Kauai Hospice leads ceremony to remember loved ones

  • Caleb Loehrer / The Garden Island

    Mourners gather at Immaculate Conception Church on Monday to remember lost loved ones.

  • Caleb Loehrer / The Garden Island

    Chiefess Kamakahelei Middle School Chorus sings ‘Somewhere Over the Rainbow’ at Kauai Hospice’s annual Candle Lighting Memorial.

HANAMAULU — Those who have loved and lost gathered at Immaculate Conception Church on Monday night to remember.

They wrote names of lost loved ones at the door and took a candle to light in honor and remembrance of the people who were gone but not forgotten. The pews filled.

Just before the start of the ceremony, it started to rain, and the Chiefess Kamakahelei Middle School chorus went through the front entrance, under red and green and purple Christmas lights.

Tricia Yamashita, executive director for Kauai Hospice, summed up the organization’s annual Candle Lighting Memorial ceremony with a quote — “Death ends a life, but it doesn’t end a relationship.”

“Grief rewrites your address book. Those who show up get it,” she told the several dozen Kauai residents who gathered at Immaculate Conception Church to grieve the loss of loved ones and find solace in their memories. “That’s why you all showed up today. You get it.”

One woman, Anna Parreno, told her story with the congregation and shared her continuing struggle to understand incomprehensible grief.

Parreno lost her father in 2014 and her mother just two years later and said that for her, the holidays are the most difficult time of year. Parreno said time has slowly eased the pain she and her sister found overwhelming at first, and each passing year brings the thought that maybe they’ve finally grown numb.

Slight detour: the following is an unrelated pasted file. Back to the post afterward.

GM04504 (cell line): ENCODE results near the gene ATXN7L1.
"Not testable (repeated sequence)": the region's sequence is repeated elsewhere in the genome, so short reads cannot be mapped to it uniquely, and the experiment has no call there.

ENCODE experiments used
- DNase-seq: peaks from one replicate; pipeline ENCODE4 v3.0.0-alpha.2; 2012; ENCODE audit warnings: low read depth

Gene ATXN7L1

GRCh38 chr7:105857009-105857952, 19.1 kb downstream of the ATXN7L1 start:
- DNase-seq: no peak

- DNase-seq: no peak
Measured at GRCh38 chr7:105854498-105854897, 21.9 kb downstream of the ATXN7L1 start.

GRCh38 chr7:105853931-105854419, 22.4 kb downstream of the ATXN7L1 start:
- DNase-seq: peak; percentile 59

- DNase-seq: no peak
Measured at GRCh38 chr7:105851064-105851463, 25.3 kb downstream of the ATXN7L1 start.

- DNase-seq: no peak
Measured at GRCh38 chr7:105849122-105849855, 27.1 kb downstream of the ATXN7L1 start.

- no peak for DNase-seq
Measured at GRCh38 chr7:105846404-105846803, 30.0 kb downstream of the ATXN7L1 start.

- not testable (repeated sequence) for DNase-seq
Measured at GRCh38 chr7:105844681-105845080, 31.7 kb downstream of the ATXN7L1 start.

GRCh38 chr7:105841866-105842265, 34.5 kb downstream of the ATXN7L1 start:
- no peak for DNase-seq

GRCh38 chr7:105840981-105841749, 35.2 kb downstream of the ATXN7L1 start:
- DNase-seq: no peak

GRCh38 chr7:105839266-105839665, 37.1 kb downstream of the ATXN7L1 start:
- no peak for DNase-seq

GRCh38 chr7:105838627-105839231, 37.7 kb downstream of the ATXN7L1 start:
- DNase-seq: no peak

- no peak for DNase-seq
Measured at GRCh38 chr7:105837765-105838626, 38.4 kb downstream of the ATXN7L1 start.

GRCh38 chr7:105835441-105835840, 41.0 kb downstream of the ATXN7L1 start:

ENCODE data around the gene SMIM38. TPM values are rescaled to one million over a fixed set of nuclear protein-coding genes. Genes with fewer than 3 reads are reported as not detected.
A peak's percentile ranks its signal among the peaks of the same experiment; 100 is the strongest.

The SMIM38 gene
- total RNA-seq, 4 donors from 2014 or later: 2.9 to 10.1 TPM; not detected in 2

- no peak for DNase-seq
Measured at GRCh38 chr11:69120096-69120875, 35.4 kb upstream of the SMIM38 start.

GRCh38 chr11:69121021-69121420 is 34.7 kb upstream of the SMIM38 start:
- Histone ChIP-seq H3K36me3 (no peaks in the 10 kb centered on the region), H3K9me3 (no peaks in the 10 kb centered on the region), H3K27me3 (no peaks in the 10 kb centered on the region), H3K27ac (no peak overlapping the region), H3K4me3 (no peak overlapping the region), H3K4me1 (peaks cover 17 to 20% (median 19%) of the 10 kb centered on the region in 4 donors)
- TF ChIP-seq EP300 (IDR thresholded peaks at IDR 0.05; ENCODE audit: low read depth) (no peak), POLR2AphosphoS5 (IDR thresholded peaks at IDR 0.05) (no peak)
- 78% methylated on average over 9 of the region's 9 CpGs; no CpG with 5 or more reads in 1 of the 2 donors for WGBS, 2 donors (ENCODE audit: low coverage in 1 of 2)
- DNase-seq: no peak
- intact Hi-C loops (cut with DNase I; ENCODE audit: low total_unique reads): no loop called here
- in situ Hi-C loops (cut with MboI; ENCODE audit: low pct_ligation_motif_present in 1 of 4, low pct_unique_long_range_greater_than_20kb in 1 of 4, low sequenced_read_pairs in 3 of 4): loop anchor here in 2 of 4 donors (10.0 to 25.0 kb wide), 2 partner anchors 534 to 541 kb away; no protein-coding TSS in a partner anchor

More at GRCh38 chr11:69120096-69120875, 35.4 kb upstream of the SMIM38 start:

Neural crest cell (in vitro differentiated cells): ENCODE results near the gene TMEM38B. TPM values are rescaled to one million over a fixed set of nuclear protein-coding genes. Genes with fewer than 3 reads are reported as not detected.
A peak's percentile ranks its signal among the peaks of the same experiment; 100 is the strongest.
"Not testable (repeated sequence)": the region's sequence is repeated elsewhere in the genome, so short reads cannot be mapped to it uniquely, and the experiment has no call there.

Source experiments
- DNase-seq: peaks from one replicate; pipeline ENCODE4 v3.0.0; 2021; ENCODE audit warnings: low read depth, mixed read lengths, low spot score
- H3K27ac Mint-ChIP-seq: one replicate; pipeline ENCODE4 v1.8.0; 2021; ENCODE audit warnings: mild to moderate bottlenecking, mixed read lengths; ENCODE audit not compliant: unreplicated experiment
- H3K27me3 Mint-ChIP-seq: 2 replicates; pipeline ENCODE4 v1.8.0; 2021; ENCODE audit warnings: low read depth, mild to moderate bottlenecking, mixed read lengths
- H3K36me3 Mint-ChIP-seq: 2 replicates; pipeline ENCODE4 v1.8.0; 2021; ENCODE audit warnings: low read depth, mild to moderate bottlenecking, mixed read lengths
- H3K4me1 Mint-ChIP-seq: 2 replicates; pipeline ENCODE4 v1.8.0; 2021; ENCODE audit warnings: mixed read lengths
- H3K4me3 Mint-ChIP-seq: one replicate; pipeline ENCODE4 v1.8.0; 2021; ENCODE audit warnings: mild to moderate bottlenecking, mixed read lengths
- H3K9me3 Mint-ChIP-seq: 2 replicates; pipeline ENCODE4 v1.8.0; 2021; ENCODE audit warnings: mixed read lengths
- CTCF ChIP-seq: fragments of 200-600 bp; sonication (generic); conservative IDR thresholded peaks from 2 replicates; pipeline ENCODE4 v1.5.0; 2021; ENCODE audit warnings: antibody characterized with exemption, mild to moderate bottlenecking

“And then Christmas comes,” she said, “And it’s like our grief is sharpened again.”

“We’re hit in the face with this belief that Christmas has to be this perfect, special day,” Parreno said, describing how she now views all the holiday decorations, the holiday music, the television commercials.

“For me and my sister at Christmas, it honestly continues to be very difficult,” she said. “For us, it doesn’t feel like the most wonderful time of the year.”

Parreno explained how she struggled to make sense of her own thoughts as she watched her friends and neighbors enjoying the holidays, only to ask herself, “Why am I still crying? Why is Christmas so hard?” It has taken her years not to blame herself for those feelings.

“Grief is not bad,” she said. “Tears, even now, are OK.”

This year brought another loss for Parreno. She’s a teacher at Kalaheo Elementary School, and in February, one of her students, Hope Simao, passed away.

“She was almost 11 years old when she died, and I had the privilege of being her teacher for six years,” she told the congregation, describing how she watched as a terminal illness gradually destroyed the little girl’s motor skills and eventually robbed her of her voice.

“She lost the ability to speak, but she said so much just being Hope. In that way she spoke very loudly,” Parreno said.

Her own voice broke. She looked at the podium, and sounding exhausted and angry and helpless at the same time, she confessed, “I am tired of losing people I care about.”

“Life is different now without her, and nobody knows that more than her family,” she said in closing. “Everyone in this room represents great love and great loss.”

Parreno’s sister joined her as she stepped away from the pulpit. They walked together to the front of the church and lit a candle for their mother and their father and remembered.

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